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Thoughts on Open Source, Running a Company, and OSBC.

Dear Reader,

I had the pleasure of attending OSBC last week. All in all, it was a positive experience. However, my eyes were opened to a whole new side of Open Source.

Most of you know that I work quite closely with the PHP community. It’s my job. It’s a rough life but somebody has to do it. PHP was built by thousands of volunteers across the world. Most contributions are made by people “scratching their own itch” without any real though given to “monetizing their contribution”. (I’m learning a whole new language in this job, we used to call that “getting paid”)

At OSBC, most of the attendees were working on a project that they had labeled Open Source but in several cases, the focus was not on sharing code, sharing rights, or…sharing. Their focus was on project monetization, business models, “Demand Management” and a host of other new buzzwords and concepts that boil down to making money off of open source. Now, to be fair, most of the projects on display were not permutations of other projects, i.e. somebody repackaging Joomla and selling it as a commercial product. These were all project that the companies had created and I presume, owned 100%. I respect any company’s right to license their code any way they want to. It’s their code after all.

There was lots of talk about building community. In many cases, community was equated with “user base” and was mainly something that was to be minded for paying users, not something to be fostered because a healthy community helps ensure a healthy project.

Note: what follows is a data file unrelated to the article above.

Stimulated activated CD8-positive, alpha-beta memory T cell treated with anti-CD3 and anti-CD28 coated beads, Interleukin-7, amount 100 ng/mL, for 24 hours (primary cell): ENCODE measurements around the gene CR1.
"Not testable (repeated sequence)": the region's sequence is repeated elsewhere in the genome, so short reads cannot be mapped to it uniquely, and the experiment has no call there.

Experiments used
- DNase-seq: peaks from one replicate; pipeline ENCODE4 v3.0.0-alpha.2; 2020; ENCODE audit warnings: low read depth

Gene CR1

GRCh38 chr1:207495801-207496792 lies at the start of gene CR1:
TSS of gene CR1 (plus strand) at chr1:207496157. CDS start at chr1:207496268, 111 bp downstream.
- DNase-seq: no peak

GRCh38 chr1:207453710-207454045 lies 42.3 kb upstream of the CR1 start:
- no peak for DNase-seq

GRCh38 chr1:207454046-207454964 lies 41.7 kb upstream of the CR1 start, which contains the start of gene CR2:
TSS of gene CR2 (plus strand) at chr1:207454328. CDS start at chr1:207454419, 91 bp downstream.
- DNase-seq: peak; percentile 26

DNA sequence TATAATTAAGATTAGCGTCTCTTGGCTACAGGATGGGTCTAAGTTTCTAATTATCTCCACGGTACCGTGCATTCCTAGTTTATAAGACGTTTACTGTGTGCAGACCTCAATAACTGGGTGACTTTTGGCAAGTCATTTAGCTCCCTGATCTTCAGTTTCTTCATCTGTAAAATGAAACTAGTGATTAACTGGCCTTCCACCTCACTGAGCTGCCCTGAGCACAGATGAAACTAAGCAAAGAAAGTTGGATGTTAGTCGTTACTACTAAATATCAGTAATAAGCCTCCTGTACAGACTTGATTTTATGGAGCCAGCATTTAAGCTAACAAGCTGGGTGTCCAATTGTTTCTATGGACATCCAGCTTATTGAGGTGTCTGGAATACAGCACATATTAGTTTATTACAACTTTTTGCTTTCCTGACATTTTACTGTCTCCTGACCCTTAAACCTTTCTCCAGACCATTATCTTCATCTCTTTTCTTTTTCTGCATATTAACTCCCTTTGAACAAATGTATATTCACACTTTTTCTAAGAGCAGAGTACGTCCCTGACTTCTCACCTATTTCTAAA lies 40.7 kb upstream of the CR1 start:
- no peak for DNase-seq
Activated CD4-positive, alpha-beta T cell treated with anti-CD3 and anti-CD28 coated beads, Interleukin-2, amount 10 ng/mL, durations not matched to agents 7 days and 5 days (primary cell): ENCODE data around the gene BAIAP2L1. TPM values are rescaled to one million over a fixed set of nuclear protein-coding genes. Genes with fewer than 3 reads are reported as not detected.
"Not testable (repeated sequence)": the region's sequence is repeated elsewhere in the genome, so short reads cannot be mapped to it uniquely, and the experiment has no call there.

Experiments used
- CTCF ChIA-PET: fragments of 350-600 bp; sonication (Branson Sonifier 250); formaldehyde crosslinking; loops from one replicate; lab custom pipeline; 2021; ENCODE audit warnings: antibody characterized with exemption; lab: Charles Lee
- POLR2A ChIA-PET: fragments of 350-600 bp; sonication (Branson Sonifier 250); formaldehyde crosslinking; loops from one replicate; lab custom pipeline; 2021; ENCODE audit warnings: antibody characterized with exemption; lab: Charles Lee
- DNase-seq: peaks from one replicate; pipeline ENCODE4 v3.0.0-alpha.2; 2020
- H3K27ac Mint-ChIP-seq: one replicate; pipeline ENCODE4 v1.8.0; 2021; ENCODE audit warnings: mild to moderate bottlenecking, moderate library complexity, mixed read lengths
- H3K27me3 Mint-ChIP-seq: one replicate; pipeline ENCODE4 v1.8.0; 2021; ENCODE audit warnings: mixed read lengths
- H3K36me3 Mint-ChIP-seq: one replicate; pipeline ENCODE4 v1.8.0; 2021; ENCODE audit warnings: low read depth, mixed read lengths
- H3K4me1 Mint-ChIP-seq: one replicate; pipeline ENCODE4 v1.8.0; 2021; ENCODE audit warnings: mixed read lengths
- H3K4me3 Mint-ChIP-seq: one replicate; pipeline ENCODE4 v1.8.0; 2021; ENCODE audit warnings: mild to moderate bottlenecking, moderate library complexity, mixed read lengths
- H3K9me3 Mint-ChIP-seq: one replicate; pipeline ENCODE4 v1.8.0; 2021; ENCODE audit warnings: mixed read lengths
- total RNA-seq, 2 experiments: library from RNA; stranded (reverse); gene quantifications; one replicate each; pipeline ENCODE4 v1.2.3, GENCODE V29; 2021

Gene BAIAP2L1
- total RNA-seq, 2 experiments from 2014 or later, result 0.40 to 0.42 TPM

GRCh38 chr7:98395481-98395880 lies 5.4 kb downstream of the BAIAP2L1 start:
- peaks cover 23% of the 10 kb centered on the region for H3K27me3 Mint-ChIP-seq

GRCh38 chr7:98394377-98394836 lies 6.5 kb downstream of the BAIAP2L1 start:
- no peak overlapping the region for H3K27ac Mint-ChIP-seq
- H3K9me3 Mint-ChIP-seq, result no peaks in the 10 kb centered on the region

Here are 7 thoughts that I jotted down during the course of the conference. Take them for what they are worth, I don’t pretend that this is anything profound, just the thoughts that hit me while sitting in the sessions. Also, I respect the owner of the project’s right to license the project in any way they feel is appropriate.

  1. Developers seem to be willing to sell out for bucks these days. There were a LOT of ex-JBoss developers who have started new projects. While I don’t pretend to be an expert on JBoss history, my recollection of the project was that, like other early open source projects, it was a community effort, not a grab for the brass ring. Apparently the developers that were involved in the project, now feel that sharing for the sake of sharing is not a valid goal. All the projects I saw that were by ex-JBoss developers were all hybrid OS/Commercial projects. In all the cases I saw, the emphasis was on the commercial.
  2. Free Download!=Open Source. Many of the projects I saw represented were using the term Open Source as a marketing gimmick. Like the “free trial” that Id gave away of the original DOOM, many companies are now treating open source as their free trial version but it’s a crippled version. Projects like Zimbra and SugarCRM get it, they provide full-featured versions of their product and then sell valued-added upgrades. You can use the product as is though without the upgrades. I saw two projects that were egregious violators of this. Giving away what can only be described as crippelware (with full source code) and hoping that people liked enough of what they saw to pony up the bucks. This, in my opinion, violates the spirit of open source.